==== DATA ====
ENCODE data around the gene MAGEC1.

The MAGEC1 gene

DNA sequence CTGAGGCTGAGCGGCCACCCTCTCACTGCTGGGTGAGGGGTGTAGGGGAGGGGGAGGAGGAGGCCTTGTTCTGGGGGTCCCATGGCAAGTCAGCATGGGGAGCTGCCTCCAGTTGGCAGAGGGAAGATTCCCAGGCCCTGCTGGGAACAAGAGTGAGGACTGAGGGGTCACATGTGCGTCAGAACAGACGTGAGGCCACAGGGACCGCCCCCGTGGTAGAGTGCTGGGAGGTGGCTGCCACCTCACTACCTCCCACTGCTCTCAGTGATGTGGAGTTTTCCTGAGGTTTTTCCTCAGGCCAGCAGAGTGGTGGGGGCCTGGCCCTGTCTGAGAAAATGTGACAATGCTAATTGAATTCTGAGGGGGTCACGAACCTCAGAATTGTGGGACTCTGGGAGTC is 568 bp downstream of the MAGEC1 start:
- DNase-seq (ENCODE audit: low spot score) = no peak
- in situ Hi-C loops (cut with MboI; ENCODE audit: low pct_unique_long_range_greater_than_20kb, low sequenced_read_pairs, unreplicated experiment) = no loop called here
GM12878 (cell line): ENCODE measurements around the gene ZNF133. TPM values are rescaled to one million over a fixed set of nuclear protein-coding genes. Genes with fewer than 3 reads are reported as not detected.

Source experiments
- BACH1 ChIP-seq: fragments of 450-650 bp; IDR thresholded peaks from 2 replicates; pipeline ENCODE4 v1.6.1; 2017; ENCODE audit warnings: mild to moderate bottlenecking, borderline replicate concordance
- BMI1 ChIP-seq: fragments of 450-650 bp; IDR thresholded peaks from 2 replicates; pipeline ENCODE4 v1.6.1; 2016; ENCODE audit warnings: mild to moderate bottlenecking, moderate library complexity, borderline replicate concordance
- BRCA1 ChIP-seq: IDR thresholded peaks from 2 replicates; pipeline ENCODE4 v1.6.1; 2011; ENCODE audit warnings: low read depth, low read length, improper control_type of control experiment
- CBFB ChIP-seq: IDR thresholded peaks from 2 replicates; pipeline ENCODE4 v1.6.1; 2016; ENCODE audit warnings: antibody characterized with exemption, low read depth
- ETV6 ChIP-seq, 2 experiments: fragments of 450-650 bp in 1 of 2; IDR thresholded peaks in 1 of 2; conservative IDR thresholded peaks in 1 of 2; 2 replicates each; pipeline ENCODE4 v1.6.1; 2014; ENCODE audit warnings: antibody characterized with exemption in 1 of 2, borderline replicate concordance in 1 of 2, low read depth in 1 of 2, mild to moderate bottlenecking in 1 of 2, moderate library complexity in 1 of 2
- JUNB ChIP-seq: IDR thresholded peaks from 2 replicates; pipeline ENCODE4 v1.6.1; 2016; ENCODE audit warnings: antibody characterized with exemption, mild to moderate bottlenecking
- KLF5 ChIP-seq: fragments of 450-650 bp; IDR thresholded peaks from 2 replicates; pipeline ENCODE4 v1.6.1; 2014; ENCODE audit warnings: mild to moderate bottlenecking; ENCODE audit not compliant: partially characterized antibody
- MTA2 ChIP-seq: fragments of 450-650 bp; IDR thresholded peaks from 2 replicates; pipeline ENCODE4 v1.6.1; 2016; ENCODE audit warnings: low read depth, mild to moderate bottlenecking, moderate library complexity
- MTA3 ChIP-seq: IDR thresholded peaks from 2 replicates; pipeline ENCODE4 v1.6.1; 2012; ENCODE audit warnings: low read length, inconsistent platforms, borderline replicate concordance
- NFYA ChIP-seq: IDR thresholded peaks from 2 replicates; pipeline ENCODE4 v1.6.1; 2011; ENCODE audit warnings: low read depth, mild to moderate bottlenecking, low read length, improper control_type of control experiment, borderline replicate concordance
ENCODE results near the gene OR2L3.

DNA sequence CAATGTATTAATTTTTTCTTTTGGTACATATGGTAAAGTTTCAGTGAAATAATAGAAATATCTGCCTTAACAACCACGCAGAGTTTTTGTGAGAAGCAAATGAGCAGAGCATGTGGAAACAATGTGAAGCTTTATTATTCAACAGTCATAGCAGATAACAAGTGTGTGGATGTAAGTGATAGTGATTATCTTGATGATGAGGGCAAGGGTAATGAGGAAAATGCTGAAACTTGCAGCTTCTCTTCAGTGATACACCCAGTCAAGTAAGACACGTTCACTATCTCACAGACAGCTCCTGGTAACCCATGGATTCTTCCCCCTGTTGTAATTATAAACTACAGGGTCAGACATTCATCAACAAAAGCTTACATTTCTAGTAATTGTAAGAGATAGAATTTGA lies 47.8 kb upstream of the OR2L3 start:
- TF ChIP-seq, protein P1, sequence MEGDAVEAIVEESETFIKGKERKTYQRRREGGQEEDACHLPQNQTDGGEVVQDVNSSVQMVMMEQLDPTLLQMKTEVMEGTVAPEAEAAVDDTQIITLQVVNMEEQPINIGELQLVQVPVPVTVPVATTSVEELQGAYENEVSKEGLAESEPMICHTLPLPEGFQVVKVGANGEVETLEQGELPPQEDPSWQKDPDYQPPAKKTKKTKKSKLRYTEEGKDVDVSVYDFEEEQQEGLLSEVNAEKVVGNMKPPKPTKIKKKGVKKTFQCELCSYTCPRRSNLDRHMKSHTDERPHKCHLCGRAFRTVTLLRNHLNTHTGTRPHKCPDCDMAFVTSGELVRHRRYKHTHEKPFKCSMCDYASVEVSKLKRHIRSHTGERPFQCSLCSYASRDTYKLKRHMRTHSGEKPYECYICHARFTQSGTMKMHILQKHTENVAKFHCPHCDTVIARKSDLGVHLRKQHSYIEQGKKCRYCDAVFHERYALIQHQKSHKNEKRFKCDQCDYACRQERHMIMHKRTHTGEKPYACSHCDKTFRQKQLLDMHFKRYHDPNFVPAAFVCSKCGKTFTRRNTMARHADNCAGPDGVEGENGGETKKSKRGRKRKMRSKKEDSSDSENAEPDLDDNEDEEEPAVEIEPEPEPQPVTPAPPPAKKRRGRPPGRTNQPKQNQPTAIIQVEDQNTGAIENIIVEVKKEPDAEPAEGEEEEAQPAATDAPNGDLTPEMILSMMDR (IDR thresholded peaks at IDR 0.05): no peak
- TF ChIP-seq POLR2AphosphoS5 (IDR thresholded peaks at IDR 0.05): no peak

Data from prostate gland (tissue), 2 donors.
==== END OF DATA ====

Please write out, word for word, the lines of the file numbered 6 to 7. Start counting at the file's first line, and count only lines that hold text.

GM12878 (cell line): ENCODE measurements around the gene ZNF133. TPM values are rescaled to one million over a fixed set of nuclear protein-coding genes. Genes with fewer than 3 reads are reported as not detected.

Source experiments